public void drawableColorFitsMirror {
Static initializer just have to compare elements of DrawableColor and Color and throw exception if they do not match. This code is simple and can be written for each particular case. Fortunately simple  open source library named enumus already implements this functionality, so the task becomes trivial:
enum DrawableColor {
    static {
That's it. The test will fail if source enum and DrawableColor do not fit it any more. Utility class Mirror has other method that gets 2 arguments: classes of 2 enums that have to fit. This version can be called from any place in code and not only from enum that has to be validated.


Do we really have to define another enum that just holds implementation of one method? In fact, we do not have to. Here is an alternative solution. Let's define interface Drawer as following:
public interface Drawer {
    void draw();
Now let's create mapping between enum elements and implementation of interface Drawer:
Map<Color, Drawer> drawers = new EnumMap<>(Color.class) {{
    put(red, new Drawer() { @Override public void draw();});
    put(green, new Drawer() { @Override public void draw();})
    put(blue, new Drawer() { @Override public void draw();})

The usage is simple:


EnumMap is chosen here as a Map implementation for better performance.  Map guaranties that each enum element appears there only once. However, it does not guarantee that there is entry for each enum element. But it is enough to check that size of the map is equal to number of enum elements:

drawers.size() == Color.values().length

Enumus suggests convenient utility for this case also. The following code throws IllegalStateException with descriptive message if map does not fit Color:

EnumMapValidator.validateValues(Color.class, map, "Colors map");

It is important to call the validator from the code which is executed by unit test. In this case the map based solution is safe for future modifications of source enum.

EnumMap and Java 8 functional interface

In fact, we do not have to define special interface to extend enum functionality. We can use one of functional interfaces provided by JDK starting from version 8 (Function, BiFunction, Consumer, BiConsumer, Supplier etc.) The choice depends on parameters that have to be sent to the function. For example, Supplier can be used instead of Drawable defined in the previous example:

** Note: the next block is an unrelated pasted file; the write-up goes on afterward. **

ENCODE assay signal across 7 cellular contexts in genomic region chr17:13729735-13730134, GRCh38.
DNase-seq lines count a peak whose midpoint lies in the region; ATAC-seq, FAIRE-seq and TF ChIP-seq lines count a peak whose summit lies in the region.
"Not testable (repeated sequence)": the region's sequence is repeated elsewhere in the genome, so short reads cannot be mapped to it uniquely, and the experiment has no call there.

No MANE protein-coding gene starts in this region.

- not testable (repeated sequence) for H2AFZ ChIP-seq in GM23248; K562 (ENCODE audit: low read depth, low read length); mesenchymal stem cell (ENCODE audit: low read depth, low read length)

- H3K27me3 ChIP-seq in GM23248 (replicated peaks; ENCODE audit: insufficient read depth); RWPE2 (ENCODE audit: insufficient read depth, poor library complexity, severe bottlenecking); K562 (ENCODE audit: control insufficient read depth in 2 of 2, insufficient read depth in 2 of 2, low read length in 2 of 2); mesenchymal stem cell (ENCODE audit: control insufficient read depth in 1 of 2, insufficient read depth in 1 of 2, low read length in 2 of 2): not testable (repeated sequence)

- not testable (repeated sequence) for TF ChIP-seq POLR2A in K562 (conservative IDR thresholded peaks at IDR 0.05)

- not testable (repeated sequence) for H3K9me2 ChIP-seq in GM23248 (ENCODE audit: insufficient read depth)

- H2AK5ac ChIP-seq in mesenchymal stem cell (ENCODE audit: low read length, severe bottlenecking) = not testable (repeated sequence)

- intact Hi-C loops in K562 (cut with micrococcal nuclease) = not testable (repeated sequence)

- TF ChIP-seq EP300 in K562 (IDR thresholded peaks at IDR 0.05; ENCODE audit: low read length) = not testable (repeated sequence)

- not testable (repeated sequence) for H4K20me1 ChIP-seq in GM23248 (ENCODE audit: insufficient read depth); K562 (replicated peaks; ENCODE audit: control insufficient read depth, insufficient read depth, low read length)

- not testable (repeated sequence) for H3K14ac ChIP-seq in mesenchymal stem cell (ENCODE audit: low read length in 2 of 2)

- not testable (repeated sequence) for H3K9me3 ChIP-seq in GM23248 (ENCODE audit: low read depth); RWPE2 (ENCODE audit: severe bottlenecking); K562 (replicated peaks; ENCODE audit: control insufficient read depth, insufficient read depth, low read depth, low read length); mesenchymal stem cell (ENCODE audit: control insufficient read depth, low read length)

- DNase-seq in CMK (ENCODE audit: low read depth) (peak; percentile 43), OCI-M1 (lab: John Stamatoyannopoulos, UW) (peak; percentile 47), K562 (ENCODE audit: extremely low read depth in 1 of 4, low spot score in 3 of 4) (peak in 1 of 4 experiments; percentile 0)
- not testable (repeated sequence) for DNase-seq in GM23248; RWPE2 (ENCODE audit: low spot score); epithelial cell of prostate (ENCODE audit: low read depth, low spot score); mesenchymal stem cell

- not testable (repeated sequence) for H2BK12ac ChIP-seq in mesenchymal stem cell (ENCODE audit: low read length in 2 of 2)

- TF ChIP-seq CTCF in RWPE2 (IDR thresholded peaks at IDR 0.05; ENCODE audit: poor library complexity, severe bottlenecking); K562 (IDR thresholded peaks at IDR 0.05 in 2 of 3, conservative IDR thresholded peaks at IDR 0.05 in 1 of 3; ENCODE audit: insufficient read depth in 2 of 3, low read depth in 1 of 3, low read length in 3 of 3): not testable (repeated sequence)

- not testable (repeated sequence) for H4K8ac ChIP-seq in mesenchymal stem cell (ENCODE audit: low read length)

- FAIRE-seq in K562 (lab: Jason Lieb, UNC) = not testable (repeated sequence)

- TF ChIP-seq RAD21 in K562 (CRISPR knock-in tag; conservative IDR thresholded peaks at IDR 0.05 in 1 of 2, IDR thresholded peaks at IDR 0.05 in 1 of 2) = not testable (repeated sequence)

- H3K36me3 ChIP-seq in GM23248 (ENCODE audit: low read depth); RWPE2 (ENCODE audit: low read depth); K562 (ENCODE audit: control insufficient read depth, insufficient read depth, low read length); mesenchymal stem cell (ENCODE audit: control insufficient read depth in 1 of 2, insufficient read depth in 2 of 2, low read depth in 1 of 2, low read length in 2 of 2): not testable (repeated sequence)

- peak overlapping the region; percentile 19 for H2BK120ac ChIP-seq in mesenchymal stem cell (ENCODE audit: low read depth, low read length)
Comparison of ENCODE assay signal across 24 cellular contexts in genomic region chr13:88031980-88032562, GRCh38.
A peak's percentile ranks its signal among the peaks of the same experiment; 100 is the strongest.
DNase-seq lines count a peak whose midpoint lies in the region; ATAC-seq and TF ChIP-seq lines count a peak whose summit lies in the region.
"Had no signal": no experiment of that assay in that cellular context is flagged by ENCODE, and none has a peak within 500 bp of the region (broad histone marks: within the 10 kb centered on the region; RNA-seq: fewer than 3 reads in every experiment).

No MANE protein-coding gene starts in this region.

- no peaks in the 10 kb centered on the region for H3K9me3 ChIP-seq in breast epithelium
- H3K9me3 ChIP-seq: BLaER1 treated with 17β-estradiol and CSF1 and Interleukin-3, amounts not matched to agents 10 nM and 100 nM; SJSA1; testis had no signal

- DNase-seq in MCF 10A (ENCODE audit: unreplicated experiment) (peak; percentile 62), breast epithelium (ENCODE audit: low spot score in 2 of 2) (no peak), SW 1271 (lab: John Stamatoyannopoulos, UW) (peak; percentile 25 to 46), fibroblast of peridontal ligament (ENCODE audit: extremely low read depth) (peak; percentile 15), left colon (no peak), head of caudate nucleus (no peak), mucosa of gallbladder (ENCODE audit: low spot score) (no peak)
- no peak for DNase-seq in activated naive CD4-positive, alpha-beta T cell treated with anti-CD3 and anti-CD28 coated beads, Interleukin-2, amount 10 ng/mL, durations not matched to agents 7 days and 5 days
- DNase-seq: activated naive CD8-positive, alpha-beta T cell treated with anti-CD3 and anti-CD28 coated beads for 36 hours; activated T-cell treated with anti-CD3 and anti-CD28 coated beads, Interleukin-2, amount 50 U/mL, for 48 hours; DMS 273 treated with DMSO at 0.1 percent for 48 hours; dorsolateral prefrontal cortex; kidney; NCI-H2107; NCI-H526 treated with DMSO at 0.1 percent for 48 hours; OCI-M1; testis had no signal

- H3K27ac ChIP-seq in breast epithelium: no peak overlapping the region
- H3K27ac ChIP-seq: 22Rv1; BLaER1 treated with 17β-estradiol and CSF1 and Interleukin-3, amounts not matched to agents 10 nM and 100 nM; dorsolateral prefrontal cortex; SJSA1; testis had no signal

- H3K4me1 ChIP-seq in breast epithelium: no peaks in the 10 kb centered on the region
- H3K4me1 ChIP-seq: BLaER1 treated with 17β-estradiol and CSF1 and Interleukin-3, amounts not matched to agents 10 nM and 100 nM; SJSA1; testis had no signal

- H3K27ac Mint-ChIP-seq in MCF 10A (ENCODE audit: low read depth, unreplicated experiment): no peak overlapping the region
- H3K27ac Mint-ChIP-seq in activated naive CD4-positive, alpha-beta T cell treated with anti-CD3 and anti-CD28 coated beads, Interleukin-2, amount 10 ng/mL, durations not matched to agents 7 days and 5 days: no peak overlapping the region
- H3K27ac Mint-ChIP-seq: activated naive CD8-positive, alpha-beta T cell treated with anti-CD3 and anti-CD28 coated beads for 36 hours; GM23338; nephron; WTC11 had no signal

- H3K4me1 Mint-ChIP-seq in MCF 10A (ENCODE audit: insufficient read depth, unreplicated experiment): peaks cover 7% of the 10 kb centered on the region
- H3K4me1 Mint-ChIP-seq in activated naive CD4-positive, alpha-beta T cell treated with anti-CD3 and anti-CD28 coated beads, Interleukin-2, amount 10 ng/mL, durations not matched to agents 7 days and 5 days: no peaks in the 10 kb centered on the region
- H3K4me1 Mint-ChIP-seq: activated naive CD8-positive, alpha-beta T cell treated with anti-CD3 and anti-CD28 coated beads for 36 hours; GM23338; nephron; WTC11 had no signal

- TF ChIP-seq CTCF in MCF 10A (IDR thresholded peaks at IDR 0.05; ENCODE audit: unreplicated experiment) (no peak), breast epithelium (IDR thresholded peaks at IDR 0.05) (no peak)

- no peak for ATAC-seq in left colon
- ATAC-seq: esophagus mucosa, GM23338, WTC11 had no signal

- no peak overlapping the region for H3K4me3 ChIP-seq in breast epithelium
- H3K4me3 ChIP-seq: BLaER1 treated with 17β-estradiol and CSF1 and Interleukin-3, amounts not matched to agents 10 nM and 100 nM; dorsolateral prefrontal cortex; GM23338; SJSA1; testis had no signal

Map<Color, Supplier<Void>> drawers = new EnumMap<>(Color.class) {{
    put(red, new Supplier<Void>() { @Override public void get();});
    put(green, new Supplier<Void>() { @Override public void get();})
    put(blue, new Supplier<Void>() { @Override public void get();})

Usage of this map is pretty similar to one from the previous example:


This map can be validated exactly as the map that stores instances of Drawable


This article shows how powerful can be Java enums if we put some logic inside. It also demonstrates two ways to expand the functionality of enums that work despite the language limitations. The article introduces to user the open source library named enumus that provides several useful utilities that help to operate enums easier. 

1 comment:

  1. Hello AlexR,

    Nice blog! I am editor at Java Code Geeks ( We have the JCG program (see, that I think you’d be perfect for.

    If you’re interested, send me an email to and we can discuss further.

    Best regards,
    Eleftheria Drosopoulou